Sedatives can help an individual with acute anxiety or through an overly emotional time. This is not a perception that would be given for a long term mental health issue, but addiction can set in when an individual uses this to mask their illness and becomes dependent. Commonly prescribed and abused sedatives are benzodiazepines and barbiturates. Sedatives can alter the mind over time, and with just one use, users can become detached from reality and may begin to focus their life around their sedative use. Sedative abusers might not see the signs of an addiction forming, since they may think this medication is benefiting an illness in some way, shape, or form.

Stimulants can be used in a variety of ways, and might be prescribed to help with concentration. While stimulants are not seen as a prescription drug that is as dangerous as the others, for those who have an addictive nature, this drug can cause very serious dependency issues. The effectiveness of stimulants is actually what can cause them to be habit forming. By helping a student in school increase their focus (for instance), the student might try to take more for increased effectiveness. This can cause nervousness, anxiety, rapid weight loss and agitation. Popular stimulants on the market today are amphetamines and adderall. It is important that the use of these substances is closely monitored.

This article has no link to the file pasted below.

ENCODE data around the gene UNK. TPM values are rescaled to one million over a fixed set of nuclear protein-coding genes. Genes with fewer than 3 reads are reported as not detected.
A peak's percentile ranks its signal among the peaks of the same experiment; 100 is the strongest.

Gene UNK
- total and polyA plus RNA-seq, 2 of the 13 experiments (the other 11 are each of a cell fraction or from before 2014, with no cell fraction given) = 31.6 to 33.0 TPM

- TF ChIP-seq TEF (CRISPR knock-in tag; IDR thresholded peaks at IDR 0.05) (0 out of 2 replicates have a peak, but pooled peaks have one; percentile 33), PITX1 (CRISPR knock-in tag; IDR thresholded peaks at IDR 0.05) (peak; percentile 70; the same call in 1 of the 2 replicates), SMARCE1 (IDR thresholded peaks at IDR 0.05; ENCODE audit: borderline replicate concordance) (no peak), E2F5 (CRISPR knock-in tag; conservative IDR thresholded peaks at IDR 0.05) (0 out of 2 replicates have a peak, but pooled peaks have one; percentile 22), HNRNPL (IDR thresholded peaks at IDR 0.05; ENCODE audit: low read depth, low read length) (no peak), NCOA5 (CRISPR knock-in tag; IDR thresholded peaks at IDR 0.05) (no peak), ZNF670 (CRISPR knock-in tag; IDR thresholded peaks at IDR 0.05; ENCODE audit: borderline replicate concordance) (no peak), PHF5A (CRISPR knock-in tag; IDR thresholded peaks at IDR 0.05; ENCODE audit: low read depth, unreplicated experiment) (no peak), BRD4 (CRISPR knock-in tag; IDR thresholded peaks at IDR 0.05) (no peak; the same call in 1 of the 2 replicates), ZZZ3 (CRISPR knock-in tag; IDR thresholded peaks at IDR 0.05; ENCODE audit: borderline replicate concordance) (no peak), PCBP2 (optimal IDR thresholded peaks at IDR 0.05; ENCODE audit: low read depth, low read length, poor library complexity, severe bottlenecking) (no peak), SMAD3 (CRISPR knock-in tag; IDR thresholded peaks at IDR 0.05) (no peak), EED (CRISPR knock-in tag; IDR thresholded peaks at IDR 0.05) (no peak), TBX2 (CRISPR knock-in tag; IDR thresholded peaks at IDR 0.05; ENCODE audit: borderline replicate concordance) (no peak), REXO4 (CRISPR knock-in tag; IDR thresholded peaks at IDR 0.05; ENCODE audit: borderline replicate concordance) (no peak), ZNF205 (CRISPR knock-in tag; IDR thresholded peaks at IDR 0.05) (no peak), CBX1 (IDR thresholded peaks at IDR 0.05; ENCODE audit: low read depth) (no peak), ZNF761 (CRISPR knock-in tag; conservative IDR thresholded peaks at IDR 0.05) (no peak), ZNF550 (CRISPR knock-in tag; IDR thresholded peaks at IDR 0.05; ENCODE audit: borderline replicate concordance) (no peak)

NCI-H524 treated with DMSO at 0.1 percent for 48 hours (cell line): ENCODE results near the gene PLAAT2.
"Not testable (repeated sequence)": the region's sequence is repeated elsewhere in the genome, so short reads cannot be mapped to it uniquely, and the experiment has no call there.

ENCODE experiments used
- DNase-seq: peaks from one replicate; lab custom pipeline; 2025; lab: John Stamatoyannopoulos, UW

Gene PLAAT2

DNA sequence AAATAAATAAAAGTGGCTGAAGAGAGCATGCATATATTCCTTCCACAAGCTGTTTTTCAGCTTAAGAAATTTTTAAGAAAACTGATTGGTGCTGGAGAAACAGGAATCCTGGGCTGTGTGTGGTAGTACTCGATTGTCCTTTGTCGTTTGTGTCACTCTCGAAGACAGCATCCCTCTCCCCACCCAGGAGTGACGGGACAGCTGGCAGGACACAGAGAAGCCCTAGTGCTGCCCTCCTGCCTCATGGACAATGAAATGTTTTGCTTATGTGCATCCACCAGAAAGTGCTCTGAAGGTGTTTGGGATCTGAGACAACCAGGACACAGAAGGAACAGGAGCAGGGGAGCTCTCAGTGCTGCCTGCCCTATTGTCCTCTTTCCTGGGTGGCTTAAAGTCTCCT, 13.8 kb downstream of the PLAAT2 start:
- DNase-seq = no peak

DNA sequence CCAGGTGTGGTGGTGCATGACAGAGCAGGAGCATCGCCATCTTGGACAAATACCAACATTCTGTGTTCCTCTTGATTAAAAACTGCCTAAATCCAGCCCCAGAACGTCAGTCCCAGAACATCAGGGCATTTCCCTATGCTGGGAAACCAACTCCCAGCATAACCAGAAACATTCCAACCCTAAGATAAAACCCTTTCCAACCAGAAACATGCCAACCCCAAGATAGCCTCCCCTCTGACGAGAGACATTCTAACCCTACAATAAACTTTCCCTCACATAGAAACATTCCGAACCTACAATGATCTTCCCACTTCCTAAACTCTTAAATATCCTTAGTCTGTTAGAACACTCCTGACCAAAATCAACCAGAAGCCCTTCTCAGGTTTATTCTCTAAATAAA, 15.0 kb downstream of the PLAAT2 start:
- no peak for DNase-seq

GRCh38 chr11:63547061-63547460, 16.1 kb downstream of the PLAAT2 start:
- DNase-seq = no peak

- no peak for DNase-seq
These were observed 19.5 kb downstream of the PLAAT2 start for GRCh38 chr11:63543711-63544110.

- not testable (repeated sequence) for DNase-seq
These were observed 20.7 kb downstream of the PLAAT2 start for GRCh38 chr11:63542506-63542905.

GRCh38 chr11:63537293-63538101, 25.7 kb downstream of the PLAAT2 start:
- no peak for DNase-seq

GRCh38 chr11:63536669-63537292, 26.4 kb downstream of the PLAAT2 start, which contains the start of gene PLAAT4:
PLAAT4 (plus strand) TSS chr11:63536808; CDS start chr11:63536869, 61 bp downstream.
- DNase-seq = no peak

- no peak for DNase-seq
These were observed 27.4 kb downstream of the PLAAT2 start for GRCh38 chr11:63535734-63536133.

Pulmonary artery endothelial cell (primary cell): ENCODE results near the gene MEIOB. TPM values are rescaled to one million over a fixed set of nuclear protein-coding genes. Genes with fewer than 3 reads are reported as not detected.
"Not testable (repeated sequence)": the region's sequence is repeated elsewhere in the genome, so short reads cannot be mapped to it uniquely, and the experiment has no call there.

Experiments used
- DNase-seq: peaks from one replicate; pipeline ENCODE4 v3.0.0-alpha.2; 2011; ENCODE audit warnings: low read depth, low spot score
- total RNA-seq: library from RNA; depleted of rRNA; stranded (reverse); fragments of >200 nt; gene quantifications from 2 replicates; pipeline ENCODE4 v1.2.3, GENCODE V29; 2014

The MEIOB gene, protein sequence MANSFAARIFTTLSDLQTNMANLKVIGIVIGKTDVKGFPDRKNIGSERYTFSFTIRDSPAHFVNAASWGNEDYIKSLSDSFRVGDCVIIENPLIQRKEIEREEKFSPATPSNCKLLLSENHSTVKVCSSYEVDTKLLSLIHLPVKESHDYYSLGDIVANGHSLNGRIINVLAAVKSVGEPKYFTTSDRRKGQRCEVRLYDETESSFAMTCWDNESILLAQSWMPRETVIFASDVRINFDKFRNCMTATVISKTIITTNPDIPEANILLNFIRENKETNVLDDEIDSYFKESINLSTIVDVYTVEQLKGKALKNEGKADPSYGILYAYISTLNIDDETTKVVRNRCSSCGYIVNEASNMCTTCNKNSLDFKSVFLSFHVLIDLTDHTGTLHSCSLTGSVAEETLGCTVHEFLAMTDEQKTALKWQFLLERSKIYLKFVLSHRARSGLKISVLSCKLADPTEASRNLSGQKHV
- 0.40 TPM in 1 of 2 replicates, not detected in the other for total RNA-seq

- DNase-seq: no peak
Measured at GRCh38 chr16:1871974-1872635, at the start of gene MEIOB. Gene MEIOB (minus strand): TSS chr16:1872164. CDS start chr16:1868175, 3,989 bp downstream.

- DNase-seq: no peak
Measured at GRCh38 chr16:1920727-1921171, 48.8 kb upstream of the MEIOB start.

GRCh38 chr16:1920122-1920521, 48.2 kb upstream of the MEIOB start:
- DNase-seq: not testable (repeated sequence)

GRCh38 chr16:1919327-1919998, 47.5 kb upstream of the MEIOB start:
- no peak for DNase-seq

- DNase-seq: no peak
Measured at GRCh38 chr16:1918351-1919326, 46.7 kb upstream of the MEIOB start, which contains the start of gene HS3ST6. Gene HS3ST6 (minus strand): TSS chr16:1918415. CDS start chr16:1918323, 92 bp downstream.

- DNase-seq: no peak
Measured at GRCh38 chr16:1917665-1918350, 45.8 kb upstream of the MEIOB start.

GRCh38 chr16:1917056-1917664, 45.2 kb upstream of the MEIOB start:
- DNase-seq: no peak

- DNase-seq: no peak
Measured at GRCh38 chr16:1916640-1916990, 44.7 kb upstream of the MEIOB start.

Treatment Options for Prescription Drug Use

Admitting to having a problem with substance abuse is extremely difficult. Once this is accomplish and the addict then seeks out treatment, assessing how far along their addiction has become is the next step. Some individuals may have realized they have formed a habit with their current prescription, and can augment this dosage or seek out a different type of medication with their doctor. Others may be so physically dependent, either on a drug that was originally prescribed or used illegally, that detox will be required.

Inpatient treatment programs begin with detox. This is a process that helps individuals withdraw safely and comfortably. Those suffering with both a substance abuse disorder and co-occurring mental health issue will need specialized attention. If individuals were taking drugs for pain or anxiety, they will need a more complex, individualized treatment regimen. Detox can be overwhelming for addicts, especially those who have been dually diagnosed. Having a safe, supportive environment to recover will be key.

For long term recovery success, it will be important for an individual to uncover the root of their addiction to prescription drugs. If these drugs were masking or compensating for particular painful, underlying emotions, these feelings must be addressed during therapy. It is highly recommended that individuals keep moving forward with both therapy and pain management techniques (if necessary) after inpatient treatment is complete.